Visual art could arguably be seen solely as a journey and exploration of identity. Whether experienced as an epiphanic blast or a cumulative gain of insight, this ongoing exploration of self is something that artists are surely guided, defined, or even misled by. Categorization, criticism, and commercial viability can become flashpoints both narrowing and widening the path. But for some artists, the randomly delivered, yet undeniable element of ethnicity and skin color can materialize into an unwarranted detour of race-specific labeling, prejudice, and arduous impasses.
Three notable northeast Florida artists are presenting a panel discussion, “The State of Black Art/What is Black Art?,” to share their own experiences on ethnicity and creativity. Overstreet Ducasse and Princess Simpson Rashid will present the talk on June 30 with moderator Dustin Harewood, professor of art at Florida State College at Jacksonville.
The discussion is part of an ongoing series of events that have been presented in conjunction with the exhibition “Through Our Eyes 2015: Wouldn’t Take Nothing for My Journey (An Artistic Revolution),” on view through July 28 at the Ritz Theatre & Museum. Now in its 23rd year, “Through Our Eyes” is a much-anticipated annual exhibition highlighting both emerging and established African-American artists in the area.
In 2013, Ducasse, Harewood, and Rashid collaborated on the group show “The All Americans,” which addressed the three painters’ views on race and art. “In a way, this artist talk is an extension of that—the question of what defines an artist of color,” explains Rashid. “Is it the narrative behind their work or is it simply the color of their skin?”
While the trio is close friends and contemporaries, distinct narratives and styles fuel their respective work. Ducasse is known for his intensely agitprop pieces, as well as more metaphysical works. His ongoing Target Series both celebrates and eviscerates various heroic or repellent people. Rashid is an adept abstractionist, skilled at restraining and guiding planes of color and texture to touch on the historical and personal, including her study of both music and abstract mathematics. “I think all of that allowed me to see a connection between these disciplines,” says Rashid. “Painting abstractly allows me to explore that connection most effectively.” While some of Harewood’s works are convex, 3-D pieces that push outward towards the viewer, his art most definitely stands squarely in the center of contemporary painting, as gridlike patterns are populated with Gerhard Richter-style color slashes alongside video game icons.
While “Through Our Eyes” features African-American art, and the discussion’s topic is “black art,” the artists’ heritage is as varied as their paintings. Ducasse was born in Haiti and Harewood is first generation Barbadian-American. “When people ask I usually say that I am West Indian. I don’t mind at all being referred to as African-American, especially since I was born here,” says Harewood. “However, many of my family’s traditions are different from African-Americans’.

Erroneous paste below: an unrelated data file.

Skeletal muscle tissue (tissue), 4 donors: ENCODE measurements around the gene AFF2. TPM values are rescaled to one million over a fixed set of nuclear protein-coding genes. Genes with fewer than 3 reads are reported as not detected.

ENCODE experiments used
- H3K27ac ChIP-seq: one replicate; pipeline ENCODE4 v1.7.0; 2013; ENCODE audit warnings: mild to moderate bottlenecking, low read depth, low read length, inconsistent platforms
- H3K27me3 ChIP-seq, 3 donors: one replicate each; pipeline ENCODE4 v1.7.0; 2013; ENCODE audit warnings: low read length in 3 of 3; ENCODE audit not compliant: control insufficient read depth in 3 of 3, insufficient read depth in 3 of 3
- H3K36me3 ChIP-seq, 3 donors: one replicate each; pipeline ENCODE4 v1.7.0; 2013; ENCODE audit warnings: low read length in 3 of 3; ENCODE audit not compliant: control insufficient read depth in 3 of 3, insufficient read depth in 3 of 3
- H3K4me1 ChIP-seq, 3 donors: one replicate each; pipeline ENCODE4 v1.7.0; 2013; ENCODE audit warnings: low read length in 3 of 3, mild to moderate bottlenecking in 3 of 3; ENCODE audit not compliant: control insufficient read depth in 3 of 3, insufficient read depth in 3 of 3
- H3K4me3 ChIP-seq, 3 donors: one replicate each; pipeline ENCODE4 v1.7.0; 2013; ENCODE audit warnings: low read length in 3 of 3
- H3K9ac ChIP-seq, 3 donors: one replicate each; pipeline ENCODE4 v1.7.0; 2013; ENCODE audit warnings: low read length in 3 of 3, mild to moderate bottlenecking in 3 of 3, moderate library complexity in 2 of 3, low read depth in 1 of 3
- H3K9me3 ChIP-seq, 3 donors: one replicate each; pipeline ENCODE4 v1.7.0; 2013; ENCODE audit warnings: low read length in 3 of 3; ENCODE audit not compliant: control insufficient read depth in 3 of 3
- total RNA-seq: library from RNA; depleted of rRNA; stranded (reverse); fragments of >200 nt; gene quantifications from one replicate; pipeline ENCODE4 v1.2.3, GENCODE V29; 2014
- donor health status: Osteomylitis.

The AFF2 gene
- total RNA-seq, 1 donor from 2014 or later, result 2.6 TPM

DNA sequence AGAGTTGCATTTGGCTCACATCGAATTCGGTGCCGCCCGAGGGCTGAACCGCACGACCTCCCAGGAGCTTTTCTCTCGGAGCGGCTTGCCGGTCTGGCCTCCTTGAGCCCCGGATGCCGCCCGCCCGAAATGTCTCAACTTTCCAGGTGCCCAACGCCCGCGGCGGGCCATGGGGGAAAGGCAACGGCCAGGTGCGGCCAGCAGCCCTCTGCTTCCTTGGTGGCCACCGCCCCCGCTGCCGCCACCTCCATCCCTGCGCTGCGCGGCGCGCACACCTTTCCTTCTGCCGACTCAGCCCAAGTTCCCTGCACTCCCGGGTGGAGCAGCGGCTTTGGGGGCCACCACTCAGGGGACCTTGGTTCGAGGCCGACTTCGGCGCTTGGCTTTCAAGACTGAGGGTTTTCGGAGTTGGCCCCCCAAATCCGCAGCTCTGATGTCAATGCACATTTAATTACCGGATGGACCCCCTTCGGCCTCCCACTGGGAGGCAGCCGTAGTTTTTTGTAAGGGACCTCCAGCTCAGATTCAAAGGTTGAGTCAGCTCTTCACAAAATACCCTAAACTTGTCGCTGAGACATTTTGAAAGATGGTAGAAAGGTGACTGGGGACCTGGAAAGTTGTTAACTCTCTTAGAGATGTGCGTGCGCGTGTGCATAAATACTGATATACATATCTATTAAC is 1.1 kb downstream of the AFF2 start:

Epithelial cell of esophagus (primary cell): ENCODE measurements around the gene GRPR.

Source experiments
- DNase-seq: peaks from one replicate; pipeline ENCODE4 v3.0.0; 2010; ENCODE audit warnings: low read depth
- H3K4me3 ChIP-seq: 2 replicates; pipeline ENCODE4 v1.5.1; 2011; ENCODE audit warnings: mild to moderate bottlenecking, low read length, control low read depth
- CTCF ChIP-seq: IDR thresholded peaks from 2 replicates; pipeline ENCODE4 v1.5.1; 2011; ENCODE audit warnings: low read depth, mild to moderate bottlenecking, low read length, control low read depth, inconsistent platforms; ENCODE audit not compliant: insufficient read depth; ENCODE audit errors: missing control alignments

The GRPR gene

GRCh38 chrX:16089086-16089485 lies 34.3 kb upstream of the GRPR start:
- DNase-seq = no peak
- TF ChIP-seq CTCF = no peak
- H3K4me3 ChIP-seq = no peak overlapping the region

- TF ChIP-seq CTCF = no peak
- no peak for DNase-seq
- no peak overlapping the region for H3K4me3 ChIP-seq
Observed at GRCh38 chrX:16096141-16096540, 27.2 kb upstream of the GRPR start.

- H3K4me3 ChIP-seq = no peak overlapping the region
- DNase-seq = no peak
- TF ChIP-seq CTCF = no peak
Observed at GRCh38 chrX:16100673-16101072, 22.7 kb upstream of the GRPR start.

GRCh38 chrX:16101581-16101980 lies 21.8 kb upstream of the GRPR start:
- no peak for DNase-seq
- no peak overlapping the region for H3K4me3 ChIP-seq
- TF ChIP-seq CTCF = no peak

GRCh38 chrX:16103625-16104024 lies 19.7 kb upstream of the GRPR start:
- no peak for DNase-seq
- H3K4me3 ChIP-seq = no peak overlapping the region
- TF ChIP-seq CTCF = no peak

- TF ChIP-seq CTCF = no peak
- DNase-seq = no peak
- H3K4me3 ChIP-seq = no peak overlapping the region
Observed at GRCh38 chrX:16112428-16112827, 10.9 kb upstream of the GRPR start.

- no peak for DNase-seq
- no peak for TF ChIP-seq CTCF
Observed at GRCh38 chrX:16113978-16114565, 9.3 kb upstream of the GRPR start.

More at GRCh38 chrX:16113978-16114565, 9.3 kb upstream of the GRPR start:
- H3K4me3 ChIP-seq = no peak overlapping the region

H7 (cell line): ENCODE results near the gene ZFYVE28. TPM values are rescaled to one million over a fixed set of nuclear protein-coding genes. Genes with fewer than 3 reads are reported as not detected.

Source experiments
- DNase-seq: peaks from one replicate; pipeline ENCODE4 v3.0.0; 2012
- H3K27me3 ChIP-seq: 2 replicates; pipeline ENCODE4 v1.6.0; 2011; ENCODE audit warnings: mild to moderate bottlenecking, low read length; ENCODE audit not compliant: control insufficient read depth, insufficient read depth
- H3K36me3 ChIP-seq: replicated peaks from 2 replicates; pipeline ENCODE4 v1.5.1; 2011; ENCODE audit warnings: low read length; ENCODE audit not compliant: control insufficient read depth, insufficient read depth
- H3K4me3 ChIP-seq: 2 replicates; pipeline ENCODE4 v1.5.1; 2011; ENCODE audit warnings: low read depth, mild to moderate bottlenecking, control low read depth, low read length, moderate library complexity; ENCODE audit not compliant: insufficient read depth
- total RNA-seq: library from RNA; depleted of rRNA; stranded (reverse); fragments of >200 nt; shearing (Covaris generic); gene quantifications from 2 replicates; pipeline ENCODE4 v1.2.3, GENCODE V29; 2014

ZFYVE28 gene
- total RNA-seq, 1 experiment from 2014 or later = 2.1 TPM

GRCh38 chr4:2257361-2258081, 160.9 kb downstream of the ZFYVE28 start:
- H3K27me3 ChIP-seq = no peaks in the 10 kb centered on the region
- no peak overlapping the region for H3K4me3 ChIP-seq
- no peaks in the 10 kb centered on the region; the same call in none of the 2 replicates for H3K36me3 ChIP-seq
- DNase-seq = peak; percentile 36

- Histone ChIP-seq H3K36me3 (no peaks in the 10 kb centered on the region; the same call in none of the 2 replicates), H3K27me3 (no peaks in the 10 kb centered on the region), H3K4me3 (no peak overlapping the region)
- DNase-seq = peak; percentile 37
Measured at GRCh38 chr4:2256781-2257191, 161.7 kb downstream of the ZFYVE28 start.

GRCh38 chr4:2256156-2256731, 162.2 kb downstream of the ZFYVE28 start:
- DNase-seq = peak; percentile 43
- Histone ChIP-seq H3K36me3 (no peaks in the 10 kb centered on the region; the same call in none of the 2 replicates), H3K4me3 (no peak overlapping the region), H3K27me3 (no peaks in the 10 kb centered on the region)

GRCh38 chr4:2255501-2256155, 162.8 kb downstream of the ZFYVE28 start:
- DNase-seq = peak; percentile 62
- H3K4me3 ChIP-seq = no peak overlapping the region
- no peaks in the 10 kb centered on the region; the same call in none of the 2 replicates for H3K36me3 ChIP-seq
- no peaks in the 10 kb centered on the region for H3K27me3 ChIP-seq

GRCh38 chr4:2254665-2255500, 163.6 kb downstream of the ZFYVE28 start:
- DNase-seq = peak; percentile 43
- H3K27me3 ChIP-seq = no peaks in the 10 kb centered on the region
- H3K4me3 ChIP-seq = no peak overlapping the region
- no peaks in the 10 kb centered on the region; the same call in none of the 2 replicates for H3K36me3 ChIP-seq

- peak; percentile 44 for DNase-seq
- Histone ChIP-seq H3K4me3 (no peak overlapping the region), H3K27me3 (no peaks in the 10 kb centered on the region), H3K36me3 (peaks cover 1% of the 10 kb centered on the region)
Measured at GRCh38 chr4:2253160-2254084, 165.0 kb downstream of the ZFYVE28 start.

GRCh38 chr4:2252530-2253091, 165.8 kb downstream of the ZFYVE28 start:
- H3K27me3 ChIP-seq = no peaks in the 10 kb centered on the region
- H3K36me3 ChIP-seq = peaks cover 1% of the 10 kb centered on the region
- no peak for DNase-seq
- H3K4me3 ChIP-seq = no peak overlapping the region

Rashid expands upon these semantics surrounding skin tone, identity, and erasing creative boundaries. “Dustin, Overstreet, and I all have dark skin complexions but we also have a completely different American experience. My family’s American experience is predominantly based in the South. Overstreet is from Haiti. Dustin’s family is from Barbados. So they come to the conversation from an immigrant experience as well as a product of slavery. In regards to art, the conversation is all the more relevant in the sense that art tends to also categorize people—and we find those categories inadequate.”
Harewood’s views on category and color are surely informed by his earliest days on his creative path. “I have mixed feelings about the term ‘black art.’ It was always my goal to avoid being labeled as a ‘black artist.’ I find the term extremely limiting,” says Harewood. “Back in school, I remember having to study the importance of the Abstract Expressionist movement. We went in depth on the lives of Pollock and Krasner. Somewhere toward the end of the course, I asked my professor, ‘What about the Harlem Renaissance? Wasn’t it going on around the same time as all of this other stuff?’ He grew silent, thought about it for a while, and said that he was sorry that he didn’t have any information on what was happening in Harlem. I really looked up to my professor, so that moment has always stayed with me. Needless to say, I was extremely disappointed at the fact that anything labeled ‘black art,’ was considered more of a novelty, something not to be taken too seriously. Of course, no one would ever come out and say that it wasn’t taken seriously, but I think that anyone could put two and two together.”
The State of Black Art/What is Black Art? will take place on Tuesday, June 30, 6-8pm, at the Ritz Theatre & Museum, 829 N. Davis Street, Jacksonville.
“Through Our Eyes 2015: Wouldn’t Take Nothing for My Journey (An Artistic Revolution),” featuring works by 20 African-American artists in the northeast Florida region, is on view through July 28.
Daniel A. Brown is a musician and writer based in Jacksonville Beach. A onetime bassist for Royal Trux and ’68 Comeback, Brown is also the arts and entertainment editor for Folio Weekly. He maintains a visual arts site called STAREHOUSE (starehouse.com), which profiles Northeast Florida, national, and international artists.
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